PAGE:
Steve Nakamoto is a former tour director. He’s a former Dale Carnegie instructor and a personal development trainer. He’s also an author, an expert on relationships — and a freelance brand. He might not be a brand you’ve heard of and he’s certainly not a brand as big as Coca Cola or Nike but in a market as competitive as that of relationship expertise, Nakamoto has been able to carve out a spot for himself that’s pushed his book into multiple editions and given him the freelance business he wanted.
Nakamoto did that with a metaphor. His book is entitled Men Are Like Fish: What Every Woman Needs to Know About Catching a Man but that metaphor encapsulates all of the most important elements necessary for turning an idea for a freelance business into a recognizable brand that helps a new firm to stand out from the competition and win loyal customers.
The brand is clear.
Just as John Gray was able to create a brand out of describing men as coming from Mars and Women from Venus, and Jack Canfield and Mark Victor Hansen have created an entire publishing niche by describing anything that makes you feel better as “chicken soup,” so Nakamoto is able to associate himself with the idea that men need to be baited, hooked and landed.
The brand is memorable.
The idea that men are like fish might not be completely original (the saying “there are plenty more fish in the sea” has been around for a while and is unlikely to have been inspired by Nakamoto) but it is both strange and simple enough to stick in the mind. Nakamoto can use the fish theme in his marketing material and keep himself recognizable while buyers feel that the metaphor explains something about men they’ve always found mystifying.
The brand communicates.
Nakamoto’s brand states who he is: a relationship expert with a particular approach towards helping people find life partners. A brand doesn’t have to do more than that on creation. Add good results though, and that brand will quickly fill with the extra ingredient that makes it really effective: trust.
So how does a freelancer begin creating a simple brand that customers can remember and which helps him to stand out in the market?
According to T. Scott Gross, author of Microbranding: Build a Powerful Personal Brand and Beat Your Competition, the brand creation process — including the process used to create an idea like microbranding — has four stages: Truth or Dare; Value Discovery; Conscious Creation; and Cement Yourself. While the details are complex enough to fill a 300-page book, the stages essentially involve understanding what really matters about the business and what you want to do with it; creating the message you want to send to leads and customers; building the image, name and concept that will help you to stand out; and finally, bringing all of those things to the market where they’ll hopefully produce enough loyalty to bring in stable sales.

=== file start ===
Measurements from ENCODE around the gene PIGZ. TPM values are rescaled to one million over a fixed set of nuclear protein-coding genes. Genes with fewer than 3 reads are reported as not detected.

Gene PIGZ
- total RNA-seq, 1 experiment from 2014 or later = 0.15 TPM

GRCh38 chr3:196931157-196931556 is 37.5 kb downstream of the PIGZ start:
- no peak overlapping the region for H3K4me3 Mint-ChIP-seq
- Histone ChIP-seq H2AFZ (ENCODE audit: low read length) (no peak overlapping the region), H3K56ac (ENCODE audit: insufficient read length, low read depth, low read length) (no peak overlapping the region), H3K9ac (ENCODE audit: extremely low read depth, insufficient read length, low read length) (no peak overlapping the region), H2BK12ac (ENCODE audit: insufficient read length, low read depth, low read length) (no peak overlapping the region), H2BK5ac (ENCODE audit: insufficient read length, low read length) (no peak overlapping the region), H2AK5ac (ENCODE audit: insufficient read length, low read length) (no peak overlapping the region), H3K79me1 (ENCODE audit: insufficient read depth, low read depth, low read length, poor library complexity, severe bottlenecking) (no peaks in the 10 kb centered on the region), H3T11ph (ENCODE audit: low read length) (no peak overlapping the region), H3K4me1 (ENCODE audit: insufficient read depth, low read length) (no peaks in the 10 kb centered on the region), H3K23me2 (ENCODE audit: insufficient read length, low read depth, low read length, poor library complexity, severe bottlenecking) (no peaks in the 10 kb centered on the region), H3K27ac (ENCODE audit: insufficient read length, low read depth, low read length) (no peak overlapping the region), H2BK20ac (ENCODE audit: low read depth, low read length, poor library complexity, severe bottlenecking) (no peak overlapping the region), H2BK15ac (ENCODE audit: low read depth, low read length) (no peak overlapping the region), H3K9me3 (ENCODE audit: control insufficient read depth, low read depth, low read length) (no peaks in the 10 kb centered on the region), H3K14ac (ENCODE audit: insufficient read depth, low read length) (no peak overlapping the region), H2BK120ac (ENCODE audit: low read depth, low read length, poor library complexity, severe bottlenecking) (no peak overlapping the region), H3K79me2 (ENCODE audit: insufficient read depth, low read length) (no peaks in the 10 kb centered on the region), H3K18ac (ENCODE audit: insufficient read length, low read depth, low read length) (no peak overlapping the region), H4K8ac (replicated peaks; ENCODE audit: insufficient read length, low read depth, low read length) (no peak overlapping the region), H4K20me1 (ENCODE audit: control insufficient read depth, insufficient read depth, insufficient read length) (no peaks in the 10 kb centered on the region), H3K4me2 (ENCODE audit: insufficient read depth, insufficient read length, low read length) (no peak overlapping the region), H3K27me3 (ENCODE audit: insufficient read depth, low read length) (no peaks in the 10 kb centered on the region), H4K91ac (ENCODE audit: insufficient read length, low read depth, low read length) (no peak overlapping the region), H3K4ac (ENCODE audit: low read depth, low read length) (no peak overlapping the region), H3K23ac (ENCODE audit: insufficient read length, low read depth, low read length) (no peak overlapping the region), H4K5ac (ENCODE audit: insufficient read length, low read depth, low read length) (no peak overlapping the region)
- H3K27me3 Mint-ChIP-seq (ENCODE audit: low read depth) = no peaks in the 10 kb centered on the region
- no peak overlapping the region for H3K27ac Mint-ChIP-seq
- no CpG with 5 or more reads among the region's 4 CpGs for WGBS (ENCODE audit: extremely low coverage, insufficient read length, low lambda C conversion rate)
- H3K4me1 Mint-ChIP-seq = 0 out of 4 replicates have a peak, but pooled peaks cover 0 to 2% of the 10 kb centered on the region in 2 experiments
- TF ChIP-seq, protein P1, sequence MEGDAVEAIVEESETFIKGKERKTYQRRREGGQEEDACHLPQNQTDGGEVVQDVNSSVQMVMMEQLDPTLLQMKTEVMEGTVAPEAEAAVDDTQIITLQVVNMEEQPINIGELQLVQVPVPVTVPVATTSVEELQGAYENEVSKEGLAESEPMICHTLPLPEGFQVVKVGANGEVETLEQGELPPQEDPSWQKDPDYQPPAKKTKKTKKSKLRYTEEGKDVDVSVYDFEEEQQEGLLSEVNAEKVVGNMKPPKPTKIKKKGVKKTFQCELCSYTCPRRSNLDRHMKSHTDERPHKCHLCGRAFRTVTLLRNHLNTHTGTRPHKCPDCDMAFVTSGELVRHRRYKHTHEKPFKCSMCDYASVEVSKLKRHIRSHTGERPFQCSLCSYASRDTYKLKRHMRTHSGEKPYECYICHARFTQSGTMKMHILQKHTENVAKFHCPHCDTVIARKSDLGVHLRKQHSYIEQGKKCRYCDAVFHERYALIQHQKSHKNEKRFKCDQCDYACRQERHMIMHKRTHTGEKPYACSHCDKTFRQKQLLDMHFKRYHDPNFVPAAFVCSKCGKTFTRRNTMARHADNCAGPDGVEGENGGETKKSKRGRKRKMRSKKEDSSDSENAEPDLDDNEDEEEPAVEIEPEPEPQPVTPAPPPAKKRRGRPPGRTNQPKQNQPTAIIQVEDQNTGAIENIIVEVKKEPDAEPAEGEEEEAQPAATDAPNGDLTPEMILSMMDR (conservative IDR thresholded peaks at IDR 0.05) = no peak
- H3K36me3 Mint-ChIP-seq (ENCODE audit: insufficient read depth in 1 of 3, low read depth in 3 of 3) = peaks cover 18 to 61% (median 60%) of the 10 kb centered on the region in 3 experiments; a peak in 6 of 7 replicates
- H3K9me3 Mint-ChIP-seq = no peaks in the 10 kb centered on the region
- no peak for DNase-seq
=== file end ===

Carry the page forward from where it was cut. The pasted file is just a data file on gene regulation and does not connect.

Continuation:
It’s All About You
While uniqueness is a vital element of a freelance brand, that process isn’t unique to T. Scott Gross’s idea of brand building. Tom Peters, creator of the Reinventing Work series that includes The Brand You 50: Fifty Ways to Transform Yourself from an “Employee” into a Brand that Shouts Distinction, Commitment and Passion, describes some similar concepts. Number eleven in the fifty-strong branding list, for example, is “Give the World a Clear Picture of Who You Are.” That involves figuring out the nature of your product, how “it” is special (that is, the magic “it” that makes any product special), and how it differs from others’ similar offerings. It’s all very similar to the Truth or Dare stage of T. Scott Gross’s book when business owners figure out the essential elements they’re going to be promoting to their market.
The stage of self-identification is likely to be much harder than it sounds, and harder even than generating an easily identifiable metaphor, logo or design — a stage that can be outsourced to a professional writer or designer. Sometimes though it’s possible to come up with something surprisingly simple. Easyjet, a budget airline, is so well-known for its dirt-cheap plane tickets that it’s able to suffer similar infamy for its poor customer service. Zappos, a retail site, was able to brand itself in a hugely competitive space by doing the opposite: emphasizing personal and attentive customer service in a sector plagued by hierarchical phone menus and Mumbai switchboards. Just doing something that no one else is doing can be enough to give a business a unique niche in its market. Add the visual aspects (the swoosh, the red can or the golden arches) or the central idea (help as chicken soup, men as fish, women as Venutians) and a freelancer will have the two essential ingredients of uniqueness and easy recognition.
Defending Your Brand
It would be great to be able to say that brand building really boils down to those two elements but for freelancers they don’t always. The lack of uniqueness in Steve Nakamoto’s choice of metaphor was always a weak element in his brand. Not only would leads not always associate the idea of fish as men with Nakamoto in the same way that they link simple functionality with Apple products, but it also increased the risk that other people would have a similar idea. Today, the concept of a single as fish in the sea is likely to be more associated with plentyoffish.com, a popular dating site, than with Steve Nakamoto.
There is then an additional stage in freelance branding that isn’t described by either T. Scott Gross or Tom Peters: the constant refinement of the brand so that it remains strong enough to communicate, speak clearly and stand out from the competition. Brand building may be a way of carving out your niche in your market but that’s only the first difficult step. You then have to defend the brand and hold on to that niche.